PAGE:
Monilethrix is a rare genodermatosis characterized by a hair shaft dysplasia resulting in hypotrichosis.
The prevalence and incidence are not known.
Monilethrix has an early onset in infancy. Alopecia, associated with follicular hyperkeratosis and perifollicular erythema, can involve only the occiput and the nape of the neck or, in severe forms, the entire scalp, the eyebrows and eyelashes, and secondary hair. Infants show a characteristic hair shaft dysplasia: dystrophic constrictions regularly separated by elliptical nodes of normal thickness, giving a beaded appearance of affected hair. The thin internodal region shows a high propensity to break. In some cases, nail dystrophy (koilonychia) on fingers and toes has been reported. This symptomatic triad (moniliform hair, follicular hyperkeratosis and nail dystrophy), when associated with other ectodermal defects, such as as neurological, dental, and ophthalmological alterations, constitute the ''moniliform hair syndrome''.
Four genes have been associated with monilethrix: KRT81, KRT83 and KRT86, coding for the type II hair keratins Hb1, Hb3 and Hb6, and are responsible for the autosomal dominant form of the disease. An autosomal recessive form has also been described in a few families, caused by mutations in the DSG4 gene, coding for the desmoglein 4 protein, also involved in hypotrichosis simplex (see this term) that has clinical overlap with monilethrix.
A trichogram shows the characteristic moniliform hairs. Trichoscopy is another approach to detect the characteristic hair shaft dysplasia of monilethrix. An electron microscopy-based diagnostic test is available.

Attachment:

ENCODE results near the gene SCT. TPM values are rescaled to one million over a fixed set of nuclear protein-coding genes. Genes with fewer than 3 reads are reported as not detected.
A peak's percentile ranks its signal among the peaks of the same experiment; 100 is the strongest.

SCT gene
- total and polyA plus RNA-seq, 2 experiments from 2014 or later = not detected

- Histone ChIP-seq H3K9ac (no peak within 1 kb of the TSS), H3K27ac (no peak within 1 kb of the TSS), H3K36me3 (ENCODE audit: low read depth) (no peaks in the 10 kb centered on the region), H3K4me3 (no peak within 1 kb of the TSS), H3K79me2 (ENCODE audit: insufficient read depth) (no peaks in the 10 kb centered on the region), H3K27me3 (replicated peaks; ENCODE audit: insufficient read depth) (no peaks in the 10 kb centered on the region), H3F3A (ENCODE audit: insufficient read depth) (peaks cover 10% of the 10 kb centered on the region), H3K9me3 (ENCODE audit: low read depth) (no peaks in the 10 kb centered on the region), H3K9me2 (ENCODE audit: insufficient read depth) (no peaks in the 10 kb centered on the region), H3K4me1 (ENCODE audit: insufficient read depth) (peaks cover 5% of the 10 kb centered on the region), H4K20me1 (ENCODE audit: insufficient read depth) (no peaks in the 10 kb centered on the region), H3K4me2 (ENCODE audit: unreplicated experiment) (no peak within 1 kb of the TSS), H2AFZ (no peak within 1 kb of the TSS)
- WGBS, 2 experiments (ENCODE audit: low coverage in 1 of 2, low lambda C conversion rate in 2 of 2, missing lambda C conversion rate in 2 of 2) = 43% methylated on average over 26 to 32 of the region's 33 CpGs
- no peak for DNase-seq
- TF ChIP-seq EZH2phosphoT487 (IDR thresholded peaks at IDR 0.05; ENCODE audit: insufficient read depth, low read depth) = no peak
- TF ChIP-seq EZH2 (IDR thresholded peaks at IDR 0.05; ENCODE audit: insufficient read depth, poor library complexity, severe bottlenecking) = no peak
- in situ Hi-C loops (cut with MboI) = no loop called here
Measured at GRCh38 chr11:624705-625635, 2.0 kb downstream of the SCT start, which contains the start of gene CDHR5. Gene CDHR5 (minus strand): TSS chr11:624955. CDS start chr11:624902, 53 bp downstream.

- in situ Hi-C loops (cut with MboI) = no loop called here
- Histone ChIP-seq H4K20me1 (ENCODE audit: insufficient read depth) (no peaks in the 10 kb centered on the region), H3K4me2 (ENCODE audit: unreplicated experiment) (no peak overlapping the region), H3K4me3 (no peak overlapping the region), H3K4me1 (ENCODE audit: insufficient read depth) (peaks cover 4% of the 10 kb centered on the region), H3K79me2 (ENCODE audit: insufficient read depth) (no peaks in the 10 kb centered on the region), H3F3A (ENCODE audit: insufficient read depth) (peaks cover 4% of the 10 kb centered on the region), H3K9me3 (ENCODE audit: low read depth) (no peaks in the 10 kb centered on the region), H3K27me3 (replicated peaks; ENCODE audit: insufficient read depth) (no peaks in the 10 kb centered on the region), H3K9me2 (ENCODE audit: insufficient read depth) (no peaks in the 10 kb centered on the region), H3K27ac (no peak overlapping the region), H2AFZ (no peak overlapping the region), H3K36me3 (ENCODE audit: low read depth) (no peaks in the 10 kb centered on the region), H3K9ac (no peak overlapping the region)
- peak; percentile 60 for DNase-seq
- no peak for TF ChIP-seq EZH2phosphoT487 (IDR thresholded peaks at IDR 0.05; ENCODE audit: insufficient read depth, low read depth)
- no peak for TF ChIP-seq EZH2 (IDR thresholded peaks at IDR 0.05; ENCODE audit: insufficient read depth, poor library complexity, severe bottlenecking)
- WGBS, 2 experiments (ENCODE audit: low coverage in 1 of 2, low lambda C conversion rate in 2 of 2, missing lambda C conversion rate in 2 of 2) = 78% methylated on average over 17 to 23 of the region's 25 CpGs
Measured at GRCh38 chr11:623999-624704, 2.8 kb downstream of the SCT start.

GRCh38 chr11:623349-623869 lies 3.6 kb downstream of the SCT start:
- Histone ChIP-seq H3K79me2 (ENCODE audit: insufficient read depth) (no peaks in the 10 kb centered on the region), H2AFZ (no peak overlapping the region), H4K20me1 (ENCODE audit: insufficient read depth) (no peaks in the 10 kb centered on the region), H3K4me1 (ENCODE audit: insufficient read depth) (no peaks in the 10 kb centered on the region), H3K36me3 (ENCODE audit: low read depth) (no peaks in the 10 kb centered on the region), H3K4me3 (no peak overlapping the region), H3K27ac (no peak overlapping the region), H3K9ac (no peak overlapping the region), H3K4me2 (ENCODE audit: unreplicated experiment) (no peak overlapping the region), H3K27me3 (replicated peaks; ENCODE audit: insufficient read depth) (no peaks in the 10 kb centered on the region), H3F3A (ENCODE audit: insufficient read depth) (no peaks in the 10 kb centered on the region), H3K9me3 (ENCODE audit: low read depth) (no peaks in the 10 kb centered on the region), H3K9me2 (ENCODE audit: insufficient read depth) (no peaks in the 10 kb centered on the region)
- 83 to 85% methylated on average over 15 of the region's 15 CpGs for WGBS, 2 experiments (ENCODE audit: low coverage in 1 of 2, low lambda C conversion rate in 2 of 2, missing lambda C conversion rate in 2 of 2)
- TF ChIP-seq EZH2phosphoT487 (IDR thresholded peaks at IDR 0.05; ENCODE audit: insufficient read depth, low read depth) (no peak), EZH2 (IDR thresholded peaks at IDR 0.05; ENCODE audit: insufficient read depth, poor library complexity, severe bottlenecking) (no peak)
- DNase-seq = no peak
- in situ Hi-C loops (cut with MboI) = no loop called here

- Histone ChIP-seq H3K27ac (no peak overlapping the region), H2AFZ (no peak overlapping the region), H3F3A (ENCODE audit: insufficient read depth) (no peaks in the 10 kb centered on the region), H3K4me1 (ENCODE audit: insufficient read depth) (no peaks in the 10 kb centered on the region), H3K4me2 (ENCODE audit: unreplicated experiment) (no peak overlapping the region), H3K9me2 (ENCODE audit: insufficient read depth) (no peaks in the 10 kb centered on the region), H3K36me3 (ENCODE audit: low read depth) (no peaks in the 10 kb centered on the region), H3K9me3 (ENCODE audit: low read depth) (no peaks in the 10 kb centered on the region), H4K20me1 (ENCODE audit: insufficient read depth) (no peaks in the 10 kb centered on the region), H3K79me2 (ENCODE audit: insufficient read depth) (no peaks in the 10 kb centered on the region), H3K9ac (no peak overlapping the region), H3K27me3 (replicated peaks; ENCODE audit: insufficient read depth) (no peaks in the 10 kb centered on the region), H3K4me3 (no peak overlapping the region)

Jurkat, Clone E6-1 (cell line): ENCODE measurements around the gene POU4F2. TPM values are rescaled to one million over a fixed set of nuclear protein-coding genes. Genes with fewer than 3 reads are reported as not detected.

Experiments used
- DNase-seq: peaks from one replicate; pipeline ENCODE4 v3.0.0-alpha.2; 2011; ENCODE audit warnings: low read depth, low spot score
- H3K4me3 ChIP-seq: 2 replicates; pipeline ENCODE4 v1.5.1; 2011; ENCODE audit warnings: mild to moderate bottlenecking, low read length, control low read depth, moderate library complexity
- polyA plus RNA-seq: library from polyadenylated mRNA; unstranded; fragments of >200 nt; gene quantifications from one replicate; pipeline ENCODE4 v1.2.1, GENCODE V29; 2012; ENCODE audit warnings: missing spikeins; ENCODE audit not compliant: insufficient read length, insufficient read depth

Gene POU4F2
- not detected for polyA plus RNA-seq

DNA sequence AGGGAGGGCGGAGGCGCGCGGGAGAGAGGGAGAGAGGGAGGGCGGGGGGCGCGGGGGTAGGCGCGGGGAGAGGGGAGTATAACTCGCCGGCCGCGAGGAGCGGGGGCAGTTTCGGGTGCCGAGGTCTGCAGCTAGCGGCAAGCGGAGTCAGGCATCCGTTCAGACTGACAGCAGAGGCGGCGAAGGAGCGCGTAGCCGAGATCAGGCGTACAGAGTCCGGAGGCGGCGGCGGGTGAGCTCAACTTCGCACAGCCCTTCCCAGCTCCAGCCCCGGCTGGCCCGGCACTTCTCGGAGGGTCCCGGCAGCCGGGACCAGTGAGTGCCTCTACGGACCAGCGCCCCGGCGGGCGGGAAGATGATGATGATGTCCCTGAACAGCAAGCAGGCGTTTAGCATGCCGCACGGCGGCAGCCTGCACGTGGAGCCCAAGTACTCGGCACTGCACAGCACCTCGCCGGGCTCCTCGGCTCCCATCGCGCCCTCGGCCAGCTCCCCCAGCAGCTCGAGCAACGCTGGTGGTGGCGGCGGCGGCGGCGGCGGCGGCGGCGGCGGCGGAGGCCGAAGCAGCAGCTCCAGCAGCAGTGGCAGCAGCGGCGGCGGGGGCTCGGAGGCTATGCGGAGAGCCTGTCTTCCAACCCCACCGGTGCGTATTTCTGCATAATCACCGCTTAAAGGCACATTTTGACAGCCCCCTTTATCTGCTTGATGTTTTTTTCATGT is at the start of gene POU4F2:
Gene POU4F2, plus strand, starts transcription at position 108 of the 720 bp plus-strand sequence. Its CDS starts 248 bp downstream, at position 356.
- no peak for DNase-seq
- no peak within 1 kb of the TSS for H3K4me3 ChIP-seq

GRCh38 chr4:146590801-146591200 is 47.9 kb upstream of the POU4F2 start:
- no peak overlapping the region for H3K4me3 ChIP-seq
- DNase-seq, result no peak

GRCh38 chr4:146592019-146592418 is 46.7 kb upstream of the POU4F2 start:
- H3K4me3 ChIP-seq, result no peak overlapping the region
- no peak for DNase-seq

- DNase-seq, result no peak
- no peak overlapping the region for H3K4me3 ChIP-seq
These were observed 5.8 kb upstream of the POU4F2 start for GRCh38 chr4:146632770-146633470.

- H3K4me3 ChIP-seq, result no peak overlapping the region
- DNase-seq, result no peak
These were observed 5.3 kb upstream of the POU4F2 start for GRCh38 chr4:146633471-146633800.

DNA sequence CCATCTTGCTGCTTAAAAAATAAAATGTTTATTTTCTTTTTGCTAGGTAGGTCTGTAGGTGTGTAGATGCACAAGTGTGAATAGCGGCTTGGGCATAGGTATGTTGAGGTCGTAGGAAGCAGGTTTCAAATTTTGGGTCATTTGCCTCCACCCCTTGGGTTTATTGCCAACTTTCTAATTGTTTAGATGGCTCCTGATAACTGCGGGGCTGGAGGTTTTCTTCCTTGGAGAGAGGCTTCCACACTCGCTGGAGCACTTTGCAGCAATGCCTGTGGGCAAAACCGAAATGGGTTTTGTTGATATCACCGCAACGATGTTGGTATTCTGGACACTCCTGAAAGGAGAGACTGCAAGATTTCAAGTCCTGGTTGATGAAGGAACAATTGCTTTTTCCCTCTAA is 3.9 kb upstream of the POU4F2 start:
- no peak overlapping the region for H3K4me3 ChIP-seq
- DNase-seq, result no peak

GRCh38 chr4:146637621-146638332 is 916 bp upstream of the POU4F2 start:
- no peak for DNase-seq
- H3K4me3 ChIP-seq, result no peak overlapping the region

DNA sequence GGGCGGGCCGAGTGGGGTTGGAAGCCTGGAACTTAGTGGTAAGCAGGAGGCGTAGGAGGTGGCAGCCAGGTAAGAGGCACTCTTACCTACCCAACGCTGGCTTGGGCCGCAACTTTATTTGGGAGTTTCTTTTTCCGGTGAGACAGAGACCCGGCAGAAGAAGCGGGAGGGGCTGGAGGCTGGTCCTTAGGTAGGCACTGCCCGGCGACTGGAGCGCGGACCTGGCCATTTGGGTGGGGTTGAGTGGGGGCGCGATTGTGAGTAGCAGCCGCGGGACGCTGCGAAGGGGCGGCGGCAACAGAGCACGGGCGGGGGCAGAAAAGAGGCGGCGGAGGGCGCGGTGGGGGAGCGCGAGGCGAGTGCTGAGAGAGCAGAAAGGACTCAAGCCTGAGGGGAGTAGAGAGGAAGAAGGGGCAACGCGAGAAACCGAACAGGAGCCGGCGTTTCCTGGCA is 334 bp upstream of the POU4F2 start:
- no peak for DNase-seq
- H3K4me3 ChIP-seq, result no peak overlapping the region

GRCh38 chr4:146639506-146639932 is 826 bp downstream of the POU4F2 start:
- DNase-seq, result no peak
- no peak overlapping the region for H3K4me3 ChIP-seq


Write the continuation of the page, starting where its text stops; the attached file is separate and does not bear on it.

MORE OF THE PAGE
Differential diagnosis includes pseudomonilethrix that presents with diffuse alopecia or alopecia limited to the occipital area. However, using trichogram analysis, pseudomoniletrix hair does not present with dystrophic constrictions but with flattened irregular beading.
In severe forms with alopecia and hyperkeratosis on the body, genetic counseling would be necessary.
Treatment is disappointing. The best measure is to avoid the mechanical action of combing and brushing. Depilation only achieves repopulation with normal looking hair for a short while. Temporary improvement has been described with daily doses of 125 mg of griseofulvin, zinc-sulfate, X-ray depilation, and topical application of retinoid acid. There have also been improvements with the application of minoxidil and tretinoin, and with the administration of 0.5-1 mg/kg/day of etretinate.
The course of the localized form of monilethrix can be favorable with a reduction of hypotrichosis with time. In general, hypotrichosis improves with age, although remissions have been noted during puberty or pregnancy.
Last update: May 2012
- Pr Francisco CAMACHO-MARTÍNEZ